Wednesday, June 4, 2008

Top Ten Reasons Gable Was So Damn Good.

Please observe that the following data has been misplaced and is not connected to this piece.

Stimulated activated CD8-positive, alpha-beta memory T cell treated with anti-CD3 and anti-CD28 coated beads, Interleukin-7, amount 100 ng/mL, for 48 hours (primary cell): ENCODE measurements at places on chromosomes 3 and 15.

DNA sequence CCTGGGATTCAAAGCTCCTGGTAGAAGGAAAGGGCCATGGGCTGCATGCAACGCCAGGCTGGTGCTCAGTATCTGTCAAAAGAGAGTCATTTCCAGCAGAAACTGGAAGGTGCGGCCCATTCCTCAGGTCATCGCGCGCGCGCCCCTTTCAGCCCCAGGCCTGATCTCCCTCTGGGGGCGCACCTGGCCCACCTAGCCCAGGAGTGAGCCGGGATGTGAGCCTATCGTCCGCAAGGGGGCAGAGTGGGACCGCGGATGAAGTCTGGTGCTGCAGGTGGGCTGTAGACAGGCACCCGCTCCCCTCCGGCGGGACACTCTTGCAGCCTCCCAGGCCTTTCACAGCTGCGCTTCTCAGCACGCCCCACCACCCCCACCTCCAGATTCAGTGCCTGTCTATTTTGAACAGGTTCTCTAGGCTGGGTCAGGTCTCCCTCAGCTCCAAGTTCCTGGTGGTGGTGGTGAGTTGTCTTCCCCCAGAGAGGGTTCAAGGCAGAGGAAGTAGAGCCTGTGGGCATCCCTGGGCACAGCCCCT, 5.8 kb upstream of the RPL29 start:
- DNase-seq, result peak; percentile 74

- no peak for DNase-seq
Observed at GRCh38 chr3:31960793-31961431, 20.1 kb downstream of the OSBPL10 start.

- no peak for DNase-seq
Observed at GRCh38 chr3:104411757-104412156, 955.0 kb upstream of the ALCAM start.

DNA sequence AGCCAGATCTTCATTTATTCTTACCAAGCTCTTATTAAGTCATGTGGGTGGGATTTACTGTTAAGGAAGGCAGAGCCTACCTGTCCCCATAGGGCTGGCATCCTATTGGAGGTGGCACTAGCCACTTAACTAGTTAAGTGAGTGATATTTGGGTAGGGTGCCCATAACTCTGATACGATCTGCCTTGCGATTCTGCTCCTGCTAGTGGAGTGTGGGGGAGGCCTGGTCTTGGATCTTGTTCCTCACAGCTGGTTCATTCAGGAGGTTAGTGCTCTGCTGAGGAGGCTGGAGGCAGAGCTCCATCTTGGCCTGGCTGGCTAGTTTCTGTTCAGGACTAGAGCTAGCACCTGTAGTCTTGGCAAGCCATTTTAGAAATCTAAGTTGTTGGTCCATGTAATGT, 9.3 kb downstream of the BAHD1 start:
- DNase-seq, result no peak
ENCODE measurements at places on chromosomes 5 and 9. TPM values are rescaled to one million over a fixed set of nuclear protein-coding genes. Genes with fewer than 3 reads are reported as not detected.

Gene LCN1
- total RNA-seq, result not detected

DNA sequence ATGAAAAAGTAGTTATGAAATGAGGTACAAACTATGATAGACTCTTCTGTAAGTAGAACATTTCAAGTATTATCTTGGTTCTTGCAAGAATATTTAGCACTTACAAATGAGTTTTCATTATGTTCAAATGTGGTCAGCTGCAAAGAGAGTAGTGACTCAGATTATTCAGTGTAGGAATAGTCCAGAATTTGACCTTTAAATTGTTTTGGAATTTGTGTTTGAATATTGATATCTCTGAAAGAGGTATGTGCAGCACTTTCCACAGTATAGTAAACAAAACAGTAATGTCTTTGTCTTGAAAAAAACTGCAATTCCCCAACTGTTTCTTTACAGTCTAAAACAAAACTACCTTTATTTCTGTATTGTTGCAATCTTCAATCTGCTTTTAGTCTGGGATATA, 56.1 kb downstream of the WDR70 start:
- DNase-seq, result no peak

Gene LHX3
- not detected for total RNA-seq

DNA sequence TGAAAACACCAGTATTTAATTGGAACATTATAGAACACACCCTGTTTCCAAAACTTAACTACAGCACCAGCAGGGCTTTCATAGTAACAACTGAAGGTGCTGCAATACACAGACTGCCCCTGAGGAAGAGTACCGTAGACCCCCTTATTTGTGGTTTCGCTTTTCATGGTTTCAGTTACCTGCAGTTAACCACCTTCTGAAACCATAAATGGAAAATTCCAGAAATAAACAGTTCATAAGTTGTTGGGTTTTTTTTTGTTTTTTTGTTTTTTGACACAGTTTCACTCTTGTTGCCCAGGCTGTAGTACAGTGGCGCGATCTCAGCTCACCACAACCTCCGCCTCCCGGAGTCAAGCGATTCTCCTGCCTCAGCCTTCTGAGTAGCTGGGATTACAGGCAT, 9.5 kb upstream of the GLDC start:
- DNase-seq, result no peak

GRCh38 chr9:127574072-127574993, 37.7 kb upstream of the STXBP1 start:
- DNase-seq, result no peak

When I was 10-years old, a 5th grader at Channahon Jr. High School, I served the only detention assignment I ever received by Ms. Perkins, the teacher who thought I was goofing around with a Bunson burner. Because of that hour and 15 minutes I was forced to spend with the creepy librarian after school that day, I missed the first day of basketball practice. Not wanting to be the kid who was a day behind in drills, I opted for the only other sport going on at the time, wrestling. But I knew nothing about the sport except Hulk Hogan was the man and Jimmy "Super Fly" Snuka could jump off the top rope and come damn close to the other side of the ring before crashing his head into the poor sap lying on the mat beneath him. I was so angry at that woman for punishing me for igniting the burner and I promised myself that I would, some day, get her back for making me miss the first day of practice, making me take part in a sport I knew nothing about. The next week, wrestling started, and on the first day, our coach asked us all what we wanted from the sport. Some said they wanted to be in the WWF someday. Others said they wanted to beat people up. But one of us sitting on the mat said he wanted to be like Gable. Besides him and the coaches, nobody else knew who Gable was. But for the next eight years, the day I sat with the librarian never crossed my mind again as I found that crushing noses with devilish cross faces and popping shoulders out of sockets with an arm bar or a double chicken wing was much more enjoyable than sinking a free throw or draining a three ever could have been, so thanks Ms. Perkins and I'm going to let you decide which answer is correct for the following question: What is wrestling?